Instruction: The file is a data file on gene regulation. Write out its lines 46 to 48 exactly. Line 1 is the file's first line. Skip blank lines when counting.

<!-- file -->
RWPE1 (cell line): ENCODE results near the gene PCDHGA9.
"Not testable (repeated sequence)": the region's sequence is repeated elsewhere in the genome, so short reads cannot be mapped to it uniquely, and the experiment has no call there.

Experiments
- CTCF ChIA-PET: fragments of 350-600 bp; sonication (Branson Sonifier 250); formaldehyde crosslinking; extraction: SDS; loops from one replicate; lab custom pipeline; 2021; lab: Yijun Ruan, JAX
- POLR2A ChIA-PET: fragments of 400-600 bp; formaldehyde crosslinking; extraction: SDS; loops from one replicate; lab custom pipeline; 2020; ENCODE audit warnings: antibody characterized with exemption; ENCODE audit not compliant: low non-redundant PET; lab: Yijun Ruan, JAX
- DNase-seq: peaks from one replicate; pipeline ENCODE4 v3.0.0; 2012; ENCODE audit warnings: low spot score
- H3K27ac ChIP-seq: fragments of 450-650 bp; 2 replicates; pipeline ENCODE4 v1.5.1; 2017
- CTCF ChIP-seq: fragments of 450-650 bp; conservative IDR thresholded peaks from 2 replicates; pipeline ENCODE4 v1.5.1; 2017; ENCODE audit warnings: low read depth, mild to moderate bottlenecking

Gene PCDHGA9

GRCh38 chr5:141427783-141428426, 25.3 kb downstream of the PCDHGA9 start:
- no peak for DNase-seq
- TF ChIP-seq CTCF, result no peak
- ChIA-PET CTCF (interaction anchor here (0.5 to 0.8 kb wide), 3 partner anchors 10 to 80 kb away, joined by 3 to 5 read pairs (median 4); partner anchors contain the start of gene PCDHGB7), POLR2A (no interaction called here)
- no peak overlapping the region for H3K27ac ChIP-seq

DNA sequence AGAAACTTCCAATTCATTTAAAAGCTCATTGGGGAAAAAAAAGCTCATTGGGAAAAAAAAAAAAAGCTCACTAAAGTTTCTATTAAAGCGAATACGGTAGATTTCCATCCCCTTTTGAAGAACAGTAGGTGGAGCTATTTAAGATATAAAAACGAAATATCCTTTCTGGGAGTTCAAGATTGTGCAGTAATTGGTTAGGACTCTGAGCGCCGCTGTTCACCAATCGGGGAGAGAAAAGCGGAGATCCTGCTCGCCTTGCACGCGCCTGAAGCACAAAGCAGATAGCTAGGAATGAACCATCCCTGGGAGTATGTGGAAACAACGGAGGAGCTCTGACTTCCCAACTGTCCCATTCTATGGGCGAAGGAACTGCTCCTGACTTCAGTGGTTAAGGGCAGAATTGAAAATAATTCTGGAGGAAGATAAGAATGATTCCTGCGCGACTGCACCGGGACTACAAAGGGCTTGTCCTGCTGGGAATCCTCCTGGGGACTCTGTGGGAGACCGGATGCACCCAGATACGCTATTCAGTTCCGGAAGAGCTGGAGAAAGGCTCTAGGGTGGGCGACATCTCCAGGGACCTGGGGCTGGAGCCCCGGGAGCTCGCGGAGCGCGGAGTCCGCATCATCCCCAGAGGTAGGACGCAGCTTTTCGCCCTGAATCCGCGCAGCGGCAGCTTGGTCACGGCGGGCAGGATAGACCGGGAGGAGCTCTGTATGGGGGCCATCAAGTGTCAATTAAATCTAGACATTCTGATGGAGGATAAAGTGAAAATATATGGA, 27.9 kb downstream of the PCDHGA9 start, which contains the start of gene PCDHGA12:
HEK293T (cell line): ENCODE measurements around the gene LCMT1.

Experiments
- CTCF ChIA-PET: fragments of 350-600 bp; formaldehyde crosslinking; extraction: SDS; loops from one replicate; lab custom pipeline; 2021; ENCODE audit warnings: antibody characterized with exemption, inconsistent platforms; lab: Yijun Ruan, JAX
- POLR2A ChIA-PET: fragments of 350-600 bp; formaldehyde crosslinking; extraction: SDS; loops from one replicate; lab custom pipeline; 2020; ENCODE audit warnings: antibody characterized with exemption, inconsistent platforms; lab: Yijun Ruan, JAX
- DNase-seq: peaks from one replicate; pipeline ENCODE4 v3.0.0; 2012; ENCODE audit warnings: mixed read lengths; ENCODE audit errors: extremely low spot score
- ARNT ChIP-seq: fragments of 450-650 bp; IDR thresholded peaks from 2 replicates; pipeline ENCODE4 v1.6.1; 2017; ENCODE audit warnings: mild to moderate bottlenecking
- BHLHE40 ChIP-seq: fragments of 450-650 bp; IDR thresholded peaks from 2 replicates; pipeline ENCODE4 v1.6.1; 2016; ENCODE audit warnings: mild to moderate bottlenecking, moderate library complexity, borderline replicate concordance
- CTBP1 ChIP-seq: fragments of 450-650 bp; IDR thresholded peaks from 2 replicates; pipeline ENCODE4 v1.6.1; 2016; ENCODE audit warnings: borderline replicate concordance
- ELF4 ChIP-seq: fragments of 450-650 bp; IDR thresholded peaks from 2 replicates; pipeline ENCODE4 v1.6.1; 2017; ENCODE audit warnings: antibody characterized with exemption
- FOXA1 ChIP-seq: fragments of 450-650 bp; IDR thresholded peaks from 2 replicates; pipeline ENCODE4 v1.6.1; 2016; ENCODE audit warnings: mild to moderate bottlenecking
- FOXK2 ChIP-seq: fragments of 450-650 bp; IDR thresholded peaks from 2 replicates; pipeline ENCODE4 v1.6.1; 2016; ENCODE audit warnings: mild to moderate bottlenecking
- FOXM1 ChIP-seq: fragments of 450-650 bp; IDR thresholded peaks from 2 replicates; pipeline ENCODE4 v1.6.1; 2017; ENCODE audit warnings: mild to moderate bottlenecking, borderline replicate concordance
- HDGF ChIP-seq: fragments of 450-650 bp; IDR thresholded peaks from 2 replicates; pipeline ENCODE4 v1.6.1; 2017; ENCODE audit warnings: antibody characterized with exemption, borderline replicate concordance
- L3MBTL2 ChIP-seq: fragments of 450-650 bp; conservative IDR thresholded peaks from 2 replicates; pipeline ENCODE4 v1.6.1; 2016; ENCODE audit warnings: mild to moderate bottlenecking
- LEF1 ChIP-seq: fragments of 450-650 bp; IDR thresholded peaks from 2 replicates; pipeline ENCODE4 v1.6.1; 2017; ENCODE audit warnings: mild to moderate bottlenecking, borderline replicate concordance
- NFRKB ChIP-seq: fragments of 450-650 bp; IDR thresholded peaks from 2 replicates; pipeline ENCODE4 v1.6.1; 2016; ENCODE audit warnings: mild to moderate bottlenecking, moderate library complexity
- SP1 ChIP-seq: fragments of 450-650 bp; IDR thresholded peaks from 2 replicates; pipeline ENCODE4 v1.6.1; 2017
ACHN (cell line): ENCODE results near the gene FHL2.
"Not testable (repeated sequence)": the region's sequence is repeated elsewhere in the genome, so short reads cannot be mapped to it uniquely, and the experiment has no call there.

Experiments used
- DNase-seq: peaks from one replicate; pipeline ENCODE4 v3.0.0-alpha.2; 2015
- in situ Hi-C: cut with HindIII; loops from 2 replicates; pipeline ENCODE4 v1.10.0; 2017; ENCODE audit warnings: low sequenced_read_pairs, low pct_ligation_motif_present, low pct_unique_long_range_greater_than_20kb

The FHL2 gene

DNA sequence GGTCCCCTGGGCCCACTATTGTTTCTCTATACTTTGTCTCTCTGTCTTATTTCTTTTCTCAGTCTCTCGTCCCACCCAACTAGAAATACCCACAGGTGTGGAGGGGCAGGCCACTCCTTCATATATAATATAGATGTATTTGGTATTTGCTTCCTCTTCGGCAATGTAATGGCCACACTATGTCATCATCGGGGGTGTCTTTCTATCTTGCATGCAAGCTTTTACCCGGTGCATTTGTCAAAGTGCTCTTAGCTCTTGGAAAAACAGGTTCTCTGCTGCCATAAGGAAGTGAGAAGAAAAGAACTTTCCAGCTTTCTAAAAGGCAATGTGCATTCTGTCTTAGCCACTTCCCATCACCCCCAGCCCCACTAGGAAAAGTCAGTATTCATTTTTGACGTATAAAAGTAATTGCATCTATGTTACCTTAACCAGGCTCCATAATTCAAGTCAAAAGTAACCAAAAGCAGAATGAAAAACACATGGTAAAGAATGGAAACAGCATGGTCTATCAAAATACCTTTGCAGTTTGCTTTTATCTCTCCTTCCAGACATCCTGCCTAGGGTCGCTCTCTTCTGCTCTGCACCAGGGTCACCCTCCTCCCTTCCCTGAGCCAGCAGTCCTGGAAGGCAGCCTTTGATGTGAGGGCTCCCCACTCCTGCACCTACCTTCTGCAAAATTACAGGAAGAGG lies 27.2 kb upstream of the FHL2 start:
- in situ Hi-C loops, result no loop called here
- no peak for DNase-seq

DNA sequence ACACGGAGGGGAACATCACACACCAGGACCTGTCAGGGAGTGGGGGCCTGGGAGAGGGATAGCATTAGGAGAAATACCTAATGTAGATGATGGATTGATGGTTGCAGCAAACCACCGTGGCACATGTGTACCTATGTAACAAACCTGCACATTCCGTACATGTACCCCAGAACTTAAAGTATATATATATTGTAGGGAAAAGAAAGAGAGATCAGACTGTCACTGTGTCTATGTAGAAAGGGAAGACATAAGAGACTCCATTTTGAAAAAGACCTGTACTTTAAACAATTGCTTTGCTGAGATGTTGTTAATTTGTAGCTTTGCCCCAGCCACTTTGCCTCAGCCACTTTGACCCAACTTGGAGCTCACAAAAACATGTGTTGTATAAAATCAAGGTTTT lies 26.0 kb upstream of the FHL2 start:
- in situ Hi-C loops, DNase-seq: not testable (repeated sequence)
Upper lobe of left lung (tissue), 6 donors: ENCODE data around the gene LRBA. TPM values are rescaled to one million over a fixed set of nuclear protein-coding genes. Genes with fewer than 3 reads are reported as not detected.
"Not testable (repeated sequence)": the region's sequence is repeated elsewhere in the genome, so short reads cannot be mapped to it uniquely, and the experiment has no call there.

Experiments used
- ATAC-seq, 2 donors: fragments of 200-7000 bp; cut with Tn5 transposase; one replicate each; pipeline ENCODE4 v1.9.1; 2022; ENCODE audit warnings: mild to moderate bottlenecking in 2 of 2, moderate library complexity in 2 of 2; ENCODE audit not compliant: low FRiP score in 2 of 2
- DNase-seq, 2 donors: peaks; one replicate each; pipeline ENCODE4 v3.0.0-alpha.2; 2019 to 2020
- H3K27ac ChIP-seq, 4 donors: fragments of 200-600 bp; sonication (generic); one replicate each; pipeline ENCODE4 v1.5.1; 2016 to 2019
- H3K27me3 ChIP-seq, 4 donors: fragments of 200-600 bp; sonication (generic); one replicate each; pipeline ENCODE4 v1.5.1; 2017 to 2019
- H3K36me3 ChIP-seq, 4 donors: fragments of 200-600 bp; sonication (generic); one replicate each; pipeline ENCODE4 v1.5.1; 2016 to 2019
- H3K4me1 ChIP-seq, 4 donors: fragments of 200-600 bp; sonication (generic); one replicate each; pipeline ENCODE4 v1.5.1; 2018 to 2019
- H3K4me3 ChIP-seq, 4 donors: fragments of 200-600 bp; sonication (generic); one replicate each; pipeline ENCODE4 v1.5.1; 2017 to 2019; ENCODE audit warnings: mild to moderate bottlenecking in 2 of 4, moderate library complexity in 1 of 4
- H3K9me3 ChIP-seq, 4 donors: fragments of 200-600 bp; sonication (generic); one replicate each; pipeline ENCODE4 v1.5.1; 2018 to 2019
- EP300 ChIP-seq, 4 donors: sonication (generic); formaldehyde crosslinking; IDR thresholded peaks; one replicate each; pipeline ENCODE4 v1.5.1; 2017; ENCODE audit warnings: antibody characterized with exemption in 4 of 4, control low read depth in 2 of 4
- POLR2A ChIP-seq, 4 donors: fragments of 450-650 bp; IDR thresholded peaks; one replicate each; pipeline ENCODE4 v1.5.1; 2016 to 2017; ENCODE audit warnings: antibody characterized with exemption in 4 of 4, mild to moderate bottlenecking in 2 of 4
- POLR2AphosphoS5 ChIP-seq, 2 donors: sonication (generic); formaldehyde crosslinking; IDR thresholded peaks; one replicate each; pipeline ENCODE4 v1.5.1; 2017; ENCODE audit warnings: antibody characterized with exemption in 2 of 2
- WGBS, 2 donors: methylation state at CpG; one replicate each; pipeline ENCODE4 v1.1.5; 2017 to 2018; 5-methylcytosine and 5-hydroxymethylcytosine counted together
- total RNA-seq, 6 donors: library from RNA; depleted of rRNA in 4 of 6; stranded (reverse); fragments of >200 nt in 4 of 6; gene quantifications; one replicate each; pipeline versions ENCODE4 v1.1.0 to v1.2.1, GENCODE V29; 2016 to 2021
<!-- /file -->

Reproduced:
Experiments used
- ATAC-seq, 2 donors: fragments of 200-7000 bp; cut with Tn5 transposase; one replicate each; pipeline ENCODE4 v1.9.1; 2022; ENCODE audit warnings: mild to moderate bottlenecking in 2 of 2, moderate library complexity in 2 of 2; ENCODE audit not compliant: low FRiP score in 2 of 2
- DNase-seq, 2 donors: peaks; one replicate each; pipeline ENCODE4 v3.0.0-alpha.2; 2019 to 2020